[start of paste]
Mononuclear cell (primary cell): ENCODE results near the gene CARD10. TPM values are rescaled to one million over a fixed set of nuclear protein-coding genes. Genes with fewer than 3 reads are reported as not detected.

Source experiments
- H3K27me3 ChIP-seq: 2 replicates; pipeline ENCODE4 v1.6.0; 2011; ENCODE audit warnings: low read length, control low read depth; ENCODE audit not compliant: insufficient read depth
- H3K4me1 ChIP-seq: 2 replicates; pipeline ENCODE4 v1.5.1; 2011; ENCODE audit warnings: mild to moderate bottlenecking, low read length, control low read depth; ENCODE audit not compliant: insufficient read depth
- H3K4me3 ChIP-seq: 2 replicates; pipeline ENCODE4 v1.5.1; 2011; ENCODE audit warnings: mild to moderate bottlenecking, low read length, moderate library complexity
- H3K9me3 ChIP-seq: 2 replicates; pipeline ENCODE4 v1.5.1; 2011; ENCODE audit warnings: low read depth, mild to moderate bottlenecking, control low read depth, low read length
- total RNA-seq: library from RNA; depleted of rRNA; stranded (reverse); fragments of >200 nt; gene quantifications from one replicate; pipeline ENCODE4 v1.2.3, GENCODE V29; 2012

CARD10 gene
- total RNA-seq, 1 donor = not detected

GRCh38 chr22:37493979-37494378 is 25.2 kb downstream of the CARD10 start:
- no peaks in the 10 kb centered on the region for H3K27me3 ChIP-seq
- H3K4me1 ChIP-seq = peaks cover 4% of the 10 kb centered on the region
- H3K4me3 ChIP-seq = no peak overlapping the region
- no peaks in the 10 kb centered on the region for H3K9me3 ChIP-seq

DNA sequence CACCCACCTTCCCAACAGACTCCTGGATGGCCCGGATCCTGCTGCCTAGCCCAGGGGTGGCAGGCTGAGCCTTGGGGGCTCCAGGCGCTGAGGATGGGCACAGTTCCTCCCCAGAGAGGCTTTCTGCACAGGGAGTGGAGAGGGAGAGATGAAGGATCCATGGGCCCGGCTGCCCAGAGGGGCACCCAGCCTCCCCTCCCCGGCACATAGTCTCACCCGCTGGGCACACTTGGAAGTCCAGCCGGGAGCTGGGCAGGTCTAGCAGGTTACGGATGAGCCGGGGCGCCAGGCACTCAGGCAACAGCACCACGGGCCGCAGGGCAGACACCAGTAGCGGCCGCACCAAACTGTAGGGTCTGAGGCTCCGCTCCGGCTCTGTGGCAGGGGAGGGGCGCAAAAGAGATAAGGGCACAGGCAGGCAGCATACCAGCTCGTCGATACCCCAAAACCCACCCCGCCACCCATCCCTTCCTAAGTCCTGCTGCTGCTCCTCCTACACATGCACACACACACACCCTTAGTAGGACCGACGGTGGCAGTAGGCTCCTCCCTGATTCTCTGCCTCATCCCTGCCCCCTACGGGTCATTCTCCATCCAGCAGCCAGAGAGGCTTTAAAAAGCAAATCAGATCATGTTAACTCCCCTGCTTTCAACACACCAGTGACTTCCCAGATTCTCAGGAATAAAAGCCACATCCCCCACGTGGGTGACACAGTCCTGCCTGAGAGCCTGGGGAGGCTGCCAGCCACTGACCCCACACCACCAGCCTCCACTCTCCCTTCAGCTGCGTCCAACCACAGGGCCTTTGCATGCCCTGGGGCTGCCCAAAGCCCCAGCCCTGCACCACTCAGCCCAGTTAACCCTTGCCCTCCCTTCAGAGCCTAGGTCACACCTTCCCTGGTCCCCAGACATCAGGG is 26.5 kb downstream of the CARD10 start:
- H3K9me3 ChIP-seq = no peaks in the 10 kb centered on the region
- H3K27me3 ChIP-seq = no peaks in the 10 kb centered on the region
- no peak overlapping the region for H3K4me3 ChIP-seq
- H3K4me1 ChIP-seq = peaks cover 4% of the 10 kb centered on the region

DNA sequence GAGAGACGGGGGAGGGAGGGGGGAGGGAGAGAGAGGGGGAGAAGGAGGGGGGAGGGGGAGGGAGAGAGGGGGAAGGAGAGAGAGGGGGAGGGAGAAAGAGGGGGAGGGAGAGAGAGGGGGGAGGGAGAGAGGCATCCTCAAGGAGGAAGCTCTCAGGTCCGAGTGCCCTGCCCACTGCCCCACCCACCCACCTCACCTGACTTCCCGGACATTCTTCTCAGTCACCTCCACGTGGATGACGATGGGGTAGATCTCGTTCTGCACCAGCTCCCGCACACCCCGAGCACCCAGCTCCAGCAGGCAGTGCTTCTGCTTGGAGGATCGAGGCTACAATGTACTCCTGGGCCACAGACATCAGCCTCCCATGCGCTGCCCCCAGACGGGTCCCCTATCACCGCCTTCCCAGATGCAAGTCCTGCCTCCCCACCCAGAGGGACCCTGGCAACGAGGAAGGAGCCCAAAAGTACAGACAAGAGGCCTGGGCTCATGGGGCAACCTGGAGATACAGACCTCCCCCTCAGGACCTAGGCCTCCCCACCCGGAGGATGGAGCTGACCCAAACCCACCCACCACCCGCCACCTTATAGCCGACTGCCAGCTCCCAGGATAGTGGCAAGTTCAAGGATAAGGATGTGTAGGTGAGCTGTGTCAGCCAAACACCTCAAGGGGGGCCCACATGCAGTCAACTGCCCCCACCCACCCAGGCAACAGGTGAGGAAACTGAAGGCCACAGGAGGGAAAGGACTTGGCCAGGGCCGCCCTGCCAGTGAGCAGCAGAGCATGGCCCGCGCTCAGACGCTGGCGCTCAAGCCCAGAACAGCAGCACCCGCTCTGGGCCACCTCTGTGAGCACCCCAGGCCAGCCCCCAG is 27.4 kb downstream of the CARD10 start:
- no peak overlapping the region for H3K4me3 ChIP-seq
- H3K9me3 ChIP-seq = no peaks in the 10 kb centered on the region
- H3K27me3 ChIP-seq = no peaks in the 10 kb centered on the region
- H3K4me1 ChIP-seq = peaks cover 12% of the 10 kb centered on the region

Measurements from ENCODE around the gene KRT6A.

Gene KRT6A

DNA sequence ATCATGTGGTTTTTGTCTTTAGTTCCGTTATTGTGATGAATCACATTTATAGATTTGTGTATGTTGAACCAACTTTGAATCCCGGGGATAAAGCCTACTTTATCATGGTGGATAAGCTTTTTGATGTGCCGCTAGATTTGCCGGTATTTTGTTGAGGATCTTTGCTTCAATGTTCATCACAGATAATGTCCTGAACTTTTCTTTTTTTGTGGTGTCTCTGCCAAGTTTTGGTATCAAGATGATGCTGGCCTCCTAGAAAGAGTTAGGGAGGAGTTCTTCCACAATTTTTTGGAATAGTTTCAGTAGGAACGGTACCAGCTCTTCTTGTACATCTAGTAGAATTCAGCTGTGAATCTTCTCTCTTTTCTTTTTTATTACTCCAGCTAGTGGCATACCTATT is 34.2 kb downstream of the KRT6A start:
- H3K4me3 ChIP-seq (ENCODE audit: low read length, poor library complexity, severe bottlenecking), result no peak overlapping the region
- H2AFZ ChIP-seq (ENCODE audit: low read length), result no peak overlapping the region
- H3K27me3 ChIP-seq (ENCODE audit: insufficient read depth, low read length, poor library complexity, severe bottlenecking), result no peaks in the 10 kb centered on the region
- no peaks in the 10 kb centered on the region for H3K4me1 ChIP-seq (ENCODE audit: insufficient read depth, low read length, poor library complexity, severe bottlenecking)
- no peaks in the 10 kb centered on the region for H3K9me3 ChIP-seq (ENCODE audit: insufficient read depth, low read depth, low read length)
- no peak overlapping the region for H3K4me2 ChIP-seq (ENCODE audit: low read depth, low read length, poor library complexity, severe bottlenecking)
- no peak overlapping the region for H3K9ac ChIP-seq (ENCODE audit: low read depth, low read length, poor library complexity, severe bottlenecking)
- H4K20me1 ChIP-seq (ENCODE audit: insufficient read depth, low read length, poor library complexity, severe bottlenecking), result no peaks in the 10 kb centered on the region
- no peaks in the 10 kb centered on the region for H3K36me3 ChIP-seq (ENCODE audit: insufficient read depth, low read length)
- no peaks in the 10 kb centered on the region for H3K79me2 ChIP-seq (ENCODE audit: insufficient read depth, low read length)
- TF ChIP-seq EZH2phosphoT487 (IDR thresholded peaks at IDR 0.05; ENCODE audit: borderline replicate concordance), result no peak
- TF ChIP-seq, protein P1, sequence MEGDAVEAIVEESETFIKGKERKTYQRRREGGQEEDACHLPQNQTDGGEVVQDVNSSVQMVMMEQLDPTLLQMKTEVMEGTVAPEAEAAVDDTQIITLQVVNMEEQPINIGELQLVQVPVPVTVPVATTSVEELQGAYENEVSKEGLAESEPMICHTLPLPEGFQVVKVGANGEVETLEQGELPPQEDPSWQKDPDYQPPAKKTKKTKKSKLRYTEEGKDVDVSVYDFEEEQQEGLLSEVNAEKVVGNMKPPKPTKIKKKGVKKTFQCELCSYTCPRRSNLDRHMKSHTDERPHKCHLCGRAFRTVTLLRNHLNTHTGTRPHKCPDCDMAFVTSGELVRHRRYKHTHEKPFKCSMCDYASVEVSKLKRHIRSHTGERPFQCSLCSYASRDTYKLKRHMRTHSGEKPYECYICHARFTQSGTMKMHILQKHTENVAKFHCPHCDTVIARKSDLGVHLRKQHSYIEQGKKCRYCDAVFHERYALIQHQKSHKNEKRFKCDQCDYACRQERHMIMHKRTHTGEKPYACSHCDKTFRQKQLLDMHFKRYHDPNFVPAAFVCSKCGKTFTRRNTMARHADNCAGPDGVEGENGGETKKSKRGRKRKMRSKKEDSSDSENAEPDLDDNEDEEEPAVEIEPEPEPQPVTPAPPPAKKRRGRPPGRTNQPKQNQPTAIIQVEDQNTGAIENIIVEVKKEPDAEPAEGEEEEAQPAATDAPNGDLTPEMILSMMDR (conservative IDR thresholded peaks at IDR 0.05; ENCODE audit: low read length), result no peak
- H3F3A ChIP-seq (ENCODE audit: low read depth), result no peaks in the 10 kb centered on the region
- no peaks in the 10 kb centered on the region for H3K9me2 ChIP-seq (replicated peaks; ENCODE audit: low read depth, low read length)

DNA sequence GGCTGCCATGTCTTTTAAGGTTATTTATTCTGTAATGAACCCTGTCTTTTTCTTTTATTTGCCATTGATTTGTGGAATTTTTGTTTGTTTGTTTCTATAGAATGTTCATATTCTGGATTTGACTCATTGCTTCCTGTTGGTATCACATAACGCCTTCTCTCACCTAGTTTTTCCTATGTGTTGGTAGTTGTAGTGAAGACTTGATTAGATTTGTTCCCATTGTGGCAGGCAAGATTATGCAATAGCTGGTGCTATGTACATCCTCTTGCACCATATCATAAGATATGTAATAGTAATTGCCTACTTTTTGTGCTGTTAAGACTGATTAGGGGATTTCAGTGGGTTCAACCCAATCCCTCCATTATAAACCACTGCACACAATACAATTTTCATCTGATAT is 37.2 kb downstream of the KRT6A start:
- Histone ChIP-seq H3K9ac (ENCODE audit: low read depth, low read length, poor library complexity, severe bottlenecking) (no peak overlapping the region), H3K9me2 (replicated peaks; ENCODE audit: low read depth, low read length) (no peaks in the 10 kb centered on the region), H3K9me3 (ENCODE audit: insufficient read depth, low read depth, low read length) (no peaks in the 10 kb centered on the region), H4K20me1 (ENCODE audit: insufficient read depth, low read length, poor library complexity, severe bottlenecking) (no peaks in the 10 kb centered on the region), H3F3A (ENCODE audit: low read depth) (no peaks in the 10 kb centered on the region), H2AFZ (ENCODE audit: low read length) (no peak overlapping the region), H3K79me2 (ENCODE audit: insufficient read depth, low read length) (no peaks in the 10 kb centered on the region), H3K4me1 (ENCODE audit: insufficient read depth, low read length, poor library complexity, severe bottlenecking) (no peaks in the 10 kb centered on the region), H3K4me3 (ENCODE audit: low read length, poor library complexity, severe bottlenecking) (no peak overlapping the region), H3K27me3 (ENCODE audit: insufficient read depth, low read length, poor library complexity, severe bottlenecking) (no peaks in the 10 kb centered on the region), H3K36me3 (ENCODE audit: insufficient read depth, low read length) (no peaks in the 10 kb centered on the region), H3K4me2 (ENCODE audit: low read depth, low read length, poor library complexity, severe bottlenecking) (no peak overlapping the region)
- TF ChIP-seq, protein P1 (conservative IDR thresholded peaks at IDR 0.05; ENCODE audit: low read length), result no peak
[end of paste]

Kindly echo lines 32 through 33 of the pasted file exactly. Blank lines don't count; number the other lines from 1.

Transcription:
- no peaks in the 10 kb centered on the region for H3K9me3 ChIP-seq (ENCODE audit: insufficient read depth, low read depth, low read length)
- no peak overlapping the region for H3K4me2 ChIP-seq (ENCODE audit: low read depth, low read length, poor library complexity, severe bottlenecking)